The global Muslim travel market, which will soon be worth more than $200 billion, is fast becoming an ever more attractive sector, especially for travel technology players. Here's why.
By 2020, the global Muslim travel market is expected to be worth $220 billion, with the number of travelers rising to 158 million from 131 million in 2017, according to Mastercard-CrescentRating Global Muslim Travel Index 2018.
With that kind of size, it can hardly be labeled as “niche.”
Within the broader halal market is a subset, Umrah travel, comprised of Muslims who wish to visit Saudi Arabia outside the Hajj period. Though non-compulsory, the religion encourages it — hence the millions who want to go, at least once in their lifetime.
This market is becoming exciting for Asia and beyond. On the one hand Saudi Arabia is building hotels, expanding airports, and creating world-class attractions to draw 30 million Umrah visitors by 2030. On the other the market badly needs a good shakeup, where new players come in to offer ease of booking, choice of hotels, sightseeing options, competitive prices, and the great service that any traveler, not just Muslim, desires.
Travel technology companies such as Agoda, WebBeds, and HolidayMe have entered, heading straight for Asia where huge Muslim populations exist in countries such as Indonesia and China. Read in full what they are doing in the article below.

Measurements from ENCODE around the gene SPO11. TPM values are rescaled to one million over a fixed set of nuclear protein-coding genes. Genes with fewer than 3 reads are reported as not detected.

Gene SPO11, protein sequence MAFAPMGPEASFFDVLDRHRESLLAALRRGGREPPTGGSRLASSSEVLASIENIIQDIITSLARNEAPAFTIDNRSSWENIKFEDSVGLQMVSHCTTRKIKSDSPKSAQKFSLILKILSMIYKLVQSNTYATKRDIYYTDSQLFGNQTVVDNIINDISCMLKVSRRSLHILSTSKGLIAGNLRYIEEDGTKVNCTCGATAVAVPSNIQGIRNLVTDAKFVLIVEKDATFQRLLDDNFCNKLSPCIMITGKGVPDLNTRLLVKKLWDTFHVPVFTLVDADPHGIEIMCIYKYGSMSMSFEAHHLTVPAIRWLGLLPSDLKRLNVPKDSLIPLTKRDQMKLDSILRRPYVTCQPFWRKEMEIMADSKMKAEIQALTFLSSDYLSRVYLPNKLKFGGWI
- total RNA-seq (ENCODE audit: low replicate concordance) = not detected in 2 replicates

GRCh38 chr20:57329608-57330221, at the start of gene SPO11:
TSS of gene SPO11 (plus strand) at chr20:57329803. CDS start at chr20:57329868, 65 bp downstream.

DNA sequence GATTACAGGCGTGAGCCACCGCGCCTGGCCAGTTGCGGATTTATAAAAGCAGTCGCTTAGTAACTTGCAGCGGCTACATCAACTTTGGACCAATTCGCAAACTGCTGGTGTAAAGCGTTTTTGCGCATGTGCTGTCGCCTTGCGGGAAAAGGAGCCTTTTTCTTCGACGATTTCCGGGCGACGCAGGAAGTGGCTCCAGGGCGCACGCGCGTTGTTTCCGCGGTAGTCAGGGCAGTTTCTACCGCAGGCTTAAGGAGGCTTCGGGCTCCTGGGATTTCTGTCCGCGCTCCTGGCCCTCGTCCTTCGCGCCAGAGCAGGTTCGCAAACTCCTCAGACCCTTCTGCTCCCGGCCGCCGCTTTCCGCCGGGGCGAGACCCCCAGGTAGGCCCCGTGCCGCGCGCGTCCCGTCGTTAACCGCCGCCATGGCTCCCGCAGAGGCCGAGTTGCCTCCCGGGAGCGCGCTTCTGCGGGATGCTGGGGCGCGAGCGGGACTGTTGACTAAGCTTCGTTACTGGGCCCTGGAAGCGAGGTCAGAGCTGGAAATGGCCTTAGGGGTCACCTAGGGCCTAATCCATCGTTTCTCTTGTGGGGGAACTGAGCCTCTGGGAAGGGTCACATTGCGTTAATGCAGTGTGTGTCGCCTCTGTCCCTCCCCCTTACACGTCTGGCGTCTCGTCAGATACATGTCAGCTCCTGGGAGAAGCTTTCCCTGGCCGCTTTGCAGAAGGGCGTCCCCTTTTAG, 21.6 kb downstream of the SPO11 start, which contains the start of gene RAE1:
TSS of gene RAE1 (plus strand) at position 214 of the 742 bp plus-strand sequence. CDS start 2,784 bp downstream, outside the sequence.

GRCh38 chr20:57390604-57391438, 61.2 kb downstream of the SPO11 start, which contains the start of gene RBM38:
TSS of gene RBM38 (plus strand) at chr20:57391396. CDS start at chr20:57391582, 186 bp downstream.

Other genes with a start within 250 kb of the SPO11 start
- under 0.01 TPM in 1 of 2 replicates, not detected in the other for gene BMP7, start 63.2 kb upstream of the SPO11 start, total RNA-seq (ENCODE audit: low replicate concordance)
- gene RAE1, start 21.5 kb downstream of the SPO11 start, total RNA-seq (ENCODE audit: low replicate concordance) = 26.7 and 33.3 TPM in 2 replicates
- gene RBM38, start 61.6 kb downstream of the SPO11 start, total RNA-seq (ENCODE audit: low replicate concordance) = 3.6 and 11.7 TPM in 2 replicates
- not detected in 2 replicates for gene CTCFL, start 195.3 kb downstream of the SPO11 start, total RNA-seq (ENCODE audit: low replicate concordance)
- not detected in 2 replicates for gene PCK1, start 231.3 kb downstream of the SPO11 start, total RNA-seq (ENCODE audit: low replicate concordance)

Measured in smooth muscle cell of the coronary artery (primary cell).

Skift Stories and More Expert Insights
WebBeds, Agoda Rush to Serve New Generation of Muslim Pilgrims to Saudi: Saudi Arabia is expanding its infrastructure to support 15 million Umrah visitors a year by 2020, and 30 million by 2030. WebBeds and Agoda are two major Asian players that are jostling for a position in the promising sector.
Oyo to Invest $50 Million in Vietnam to Grow to 20,000 Hotel Rooms in 2020: After Indonesia, Vietnam turns out to be the next big playground in Southeast Asia for Oyo, which targets 20,000 rooms in the country by the end of 2020. But the more Oyo rooms multiply like rabbits, the more people want to know about the real returns on investment.
Cox & Kings to Sell Businesses to Raise Much-Needed Cash: The Indian travel group is looking to sell assets as part of a plan to raise much-needed funds. One of these assets is the fast-growing and profitable Meininger hybrid hostel/hotel chain, which would be an attractive option for one of its rivals or perhaps a private equity firm.
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Expedia to Connect Travelers With Hotels When Their Flights Are Delayed: Expedia wants to help put customers in touch with hotels to sort out travel complications. That seems like it would be a complicated dance because Expedia doesn’t readily share much customer information with hotels, a longtime grievance in the lodging industry.
Southeast Asia’s Traveloka Pushes Further Into Events: Looks like Traveloka is wading deeper into events such as concerts and sports, a big business in Southeast Asia with the biggest gatherings drawing huge local and regional crowds. Its investment in an events technology company shows the potential of tours and activities hasn’t been tapped yet.
Asia Editor Raini Hamdi [email@example.com] curates the Skift Asia Weekly newsletter. Skift emails the newsletter every Wednesday.
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Photo Credit: Riyadh, capital of Saudi Arabia. The global Muslim travel market will soon be worth more than $200 billion. Edward Musiak / Flickr